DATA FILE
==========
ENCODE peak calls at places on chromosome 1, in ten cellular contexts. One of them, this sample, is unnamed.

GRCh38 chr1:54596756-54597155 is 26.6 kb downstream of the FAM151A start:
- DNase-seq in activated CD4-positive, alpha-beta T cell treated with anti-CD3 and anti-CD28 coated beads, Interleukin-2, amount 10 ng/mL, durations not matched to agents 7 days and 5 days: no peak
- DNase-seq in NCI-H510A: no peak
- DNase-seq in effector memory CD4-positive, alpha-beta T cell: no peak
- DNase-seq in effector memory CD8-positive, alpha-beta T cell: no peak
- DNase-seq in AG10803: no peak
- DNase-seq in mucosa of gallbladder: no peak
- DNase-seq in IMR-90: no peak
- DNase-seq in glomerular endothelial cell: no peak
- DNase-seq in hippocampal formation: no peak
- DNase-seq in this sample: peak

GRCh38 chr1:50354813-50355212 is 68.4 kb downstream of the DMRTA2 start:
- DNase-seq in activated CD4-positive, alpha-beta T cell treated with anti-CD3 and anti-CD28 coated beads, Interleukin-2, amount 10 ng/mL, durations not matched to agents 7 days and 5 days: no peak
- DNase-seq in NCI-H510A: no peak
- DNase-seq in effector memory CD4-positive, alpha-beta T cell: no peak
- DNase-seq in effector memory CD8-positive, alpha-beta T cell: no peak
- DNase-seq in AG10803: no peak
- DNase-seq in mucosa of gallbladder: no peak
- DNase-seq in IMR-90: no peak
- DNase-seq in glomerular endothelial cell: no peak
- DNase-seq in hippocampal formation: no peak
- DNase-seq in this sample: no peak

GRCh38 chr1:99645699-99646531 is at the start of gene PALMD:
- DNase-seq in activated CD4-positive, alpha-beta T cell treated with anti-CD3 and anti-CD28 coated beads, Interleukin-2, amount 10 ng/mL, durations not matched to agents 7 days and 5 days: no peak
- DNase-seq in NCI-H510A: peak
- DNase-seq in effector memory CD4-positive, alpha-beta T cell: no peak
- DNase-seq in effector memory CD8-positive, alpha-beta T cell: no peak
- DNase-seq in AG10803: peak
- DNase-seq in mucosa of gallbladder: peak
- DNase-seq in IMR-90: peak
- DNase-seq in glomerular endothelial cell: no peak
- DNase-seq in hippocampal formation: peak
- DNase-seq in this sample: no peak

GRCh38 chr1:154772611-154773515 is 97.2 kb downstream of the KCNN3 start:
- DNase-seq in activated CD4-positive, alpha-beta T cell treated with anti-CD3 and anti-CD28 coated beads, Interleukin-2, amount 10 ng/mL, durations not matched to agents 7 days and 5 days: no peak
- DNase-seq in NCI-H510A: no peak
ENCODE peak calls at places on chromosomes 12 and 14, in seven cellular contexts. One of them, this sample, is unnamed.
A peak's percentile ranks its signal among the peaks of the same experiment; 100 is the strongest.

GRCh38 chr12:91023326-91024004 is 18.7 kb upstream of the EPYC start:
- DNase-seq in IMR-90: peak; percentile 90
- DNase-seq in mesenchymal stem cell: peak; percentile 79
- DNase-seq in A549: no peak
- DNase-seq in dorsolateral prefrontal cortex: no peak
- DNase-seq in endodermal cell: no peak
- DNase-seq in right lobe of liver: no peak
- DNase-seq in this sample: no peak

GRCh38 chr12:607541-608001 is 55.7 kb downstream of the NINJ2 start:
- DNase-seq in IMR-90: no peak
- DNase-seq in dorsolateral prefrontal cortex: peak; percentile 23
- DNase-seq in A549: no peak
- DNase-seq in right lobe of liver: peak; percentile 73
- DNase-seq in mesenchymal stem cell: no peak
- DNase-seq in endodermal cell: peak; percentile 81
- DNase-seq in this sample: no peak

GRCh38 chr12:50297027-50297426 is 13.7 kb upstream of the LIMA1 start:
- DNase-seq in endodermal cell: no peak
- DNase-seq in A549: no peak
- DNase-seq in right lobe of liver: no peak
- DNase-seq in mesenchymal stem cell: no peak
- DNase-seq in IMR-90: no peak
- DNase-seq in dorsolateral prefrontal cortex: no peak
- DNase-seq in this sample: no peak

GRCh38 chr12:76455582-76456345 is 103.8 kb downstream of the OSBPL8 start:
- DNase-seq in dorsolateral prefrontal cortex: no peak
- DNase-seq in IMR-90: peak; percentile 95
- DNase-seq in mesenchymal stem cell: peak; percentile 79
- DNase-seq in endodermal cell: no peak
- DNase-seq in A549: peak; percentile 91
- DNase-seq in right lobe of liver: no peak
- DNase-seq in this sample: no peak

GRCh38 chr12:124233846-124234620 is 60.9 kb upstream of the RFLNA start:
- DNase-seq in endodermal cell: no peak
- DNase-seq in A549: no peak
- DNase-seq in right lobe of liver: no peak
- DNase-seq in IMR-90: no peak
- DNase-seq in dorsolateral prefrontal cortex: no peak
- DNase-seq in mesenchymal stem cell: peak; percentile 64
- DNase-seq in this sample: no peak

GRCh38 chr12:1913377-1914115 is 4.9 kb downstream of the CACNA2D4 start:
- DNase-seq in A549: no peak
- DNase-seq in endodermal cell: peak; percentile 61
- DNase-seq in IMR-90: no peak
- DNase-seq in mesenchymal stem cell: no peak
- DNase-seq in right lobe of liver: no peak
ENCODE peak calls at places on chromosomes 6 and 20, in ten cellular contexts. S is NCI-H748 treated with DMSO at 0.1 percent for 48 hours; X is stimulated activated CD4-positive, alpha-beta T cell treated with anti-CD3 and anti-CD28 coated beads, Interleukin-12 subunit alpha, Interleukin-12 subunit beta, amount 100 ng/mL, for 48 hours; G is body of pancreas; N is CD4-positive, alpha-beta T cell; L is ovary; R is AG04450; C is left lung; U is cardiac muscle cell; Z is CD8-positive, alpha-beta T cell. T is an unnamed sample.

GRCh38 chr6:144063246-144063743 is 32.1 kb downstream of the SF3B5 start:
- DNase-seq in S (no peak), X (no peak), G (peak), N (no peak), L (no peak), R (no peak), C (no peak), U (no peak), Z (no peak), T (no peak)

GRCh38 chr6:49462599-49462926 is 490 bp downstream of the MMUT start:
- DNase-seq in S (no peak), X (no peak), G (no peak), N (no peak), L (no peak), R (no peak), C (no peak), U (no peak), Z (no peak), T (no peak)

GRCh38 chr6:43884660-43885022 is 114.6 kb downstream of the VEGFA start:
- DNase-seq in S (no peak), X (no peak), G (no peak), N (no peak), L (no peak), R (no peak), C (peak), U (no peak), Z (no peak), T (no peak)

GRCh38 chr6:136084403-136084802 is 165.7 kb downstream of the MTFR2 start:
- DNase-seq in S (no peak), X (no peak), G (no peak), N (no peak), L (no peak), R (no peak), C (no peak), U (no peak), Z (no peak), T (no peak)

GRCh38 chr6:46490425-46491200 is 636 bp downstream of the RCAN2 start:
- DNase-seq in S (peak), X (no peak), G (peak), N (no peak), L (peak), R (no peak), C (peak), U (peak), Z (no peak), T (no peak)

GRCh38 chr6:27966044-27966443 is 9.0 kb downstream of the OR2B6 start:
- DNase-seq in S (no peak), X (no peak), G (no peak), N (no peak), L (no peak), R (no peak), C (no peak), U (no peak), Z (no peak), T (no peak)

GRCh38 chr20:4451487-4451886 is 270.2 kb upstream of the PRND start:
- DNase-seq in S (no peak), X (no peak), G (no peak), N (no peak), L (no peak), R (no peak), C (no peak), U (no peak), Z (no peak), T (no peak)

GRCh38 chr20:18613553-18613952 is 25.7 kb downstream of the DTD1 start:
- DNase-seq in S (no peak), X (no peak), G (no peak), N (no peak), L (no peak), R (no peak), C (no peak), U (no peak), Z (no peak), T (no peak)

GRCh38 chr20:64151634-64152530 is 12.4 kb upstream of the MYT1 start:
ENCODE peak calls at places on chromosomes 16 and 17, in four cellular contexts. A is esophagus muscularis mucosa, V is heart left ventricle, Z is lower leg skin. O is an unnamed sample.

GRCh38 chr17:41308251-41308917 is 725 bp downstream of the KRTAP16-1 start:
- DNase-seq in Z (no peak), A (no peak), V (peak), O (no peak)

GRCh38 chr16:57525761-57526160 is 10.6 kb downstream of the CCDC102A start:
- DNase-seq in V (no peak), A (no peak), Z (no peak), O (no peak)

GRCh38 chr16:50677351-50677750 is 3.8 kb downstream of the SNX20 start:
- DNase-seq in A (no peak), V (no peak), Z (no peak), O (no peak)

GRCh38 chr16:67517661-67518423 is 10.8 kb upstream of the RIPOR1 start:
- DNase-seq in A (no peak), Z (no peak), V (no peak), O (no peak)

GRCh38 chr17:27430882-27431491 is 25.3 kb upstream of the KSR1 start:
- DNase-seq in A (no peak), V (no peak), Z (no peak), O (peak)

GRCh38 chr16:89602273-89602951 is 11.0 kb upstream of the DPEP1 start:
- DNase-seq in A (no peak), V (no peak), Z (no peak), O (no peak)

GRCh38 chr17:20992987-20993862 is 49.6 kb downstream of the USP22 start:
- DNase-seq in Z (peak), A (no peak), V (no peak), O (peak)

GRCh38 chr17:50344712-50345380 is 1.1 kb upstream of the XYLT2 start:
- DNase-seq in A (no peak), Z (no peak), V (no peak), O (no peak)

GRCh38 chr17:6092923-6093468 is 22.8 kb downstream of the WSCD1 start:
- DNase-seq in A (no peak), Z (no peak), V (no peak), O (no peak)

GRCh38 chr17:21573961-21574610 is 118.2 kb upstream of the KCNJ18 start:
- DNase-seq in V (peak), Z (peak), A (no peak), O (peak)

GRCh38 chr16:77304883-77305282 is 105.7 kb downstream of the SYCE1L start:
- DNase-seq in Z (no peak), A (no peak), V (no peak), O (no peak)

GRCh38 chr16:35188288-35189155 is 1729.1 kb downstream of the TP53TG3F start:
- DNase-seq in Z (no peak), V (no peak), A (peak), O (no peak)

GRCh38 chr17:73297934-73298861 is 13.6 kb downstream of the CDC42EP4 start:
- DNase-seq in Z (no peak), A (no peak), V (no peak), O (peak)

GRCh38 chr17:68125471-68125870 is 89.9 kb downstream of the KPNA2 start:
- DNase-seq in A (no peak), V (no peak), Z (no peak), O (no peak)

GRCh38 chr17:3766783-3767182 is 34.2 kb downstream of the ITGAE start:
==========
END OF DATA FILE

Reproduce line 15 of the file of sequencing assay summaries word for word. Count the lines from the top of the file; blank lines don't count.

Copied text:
- DNase-seq in NCI-H510A: no peak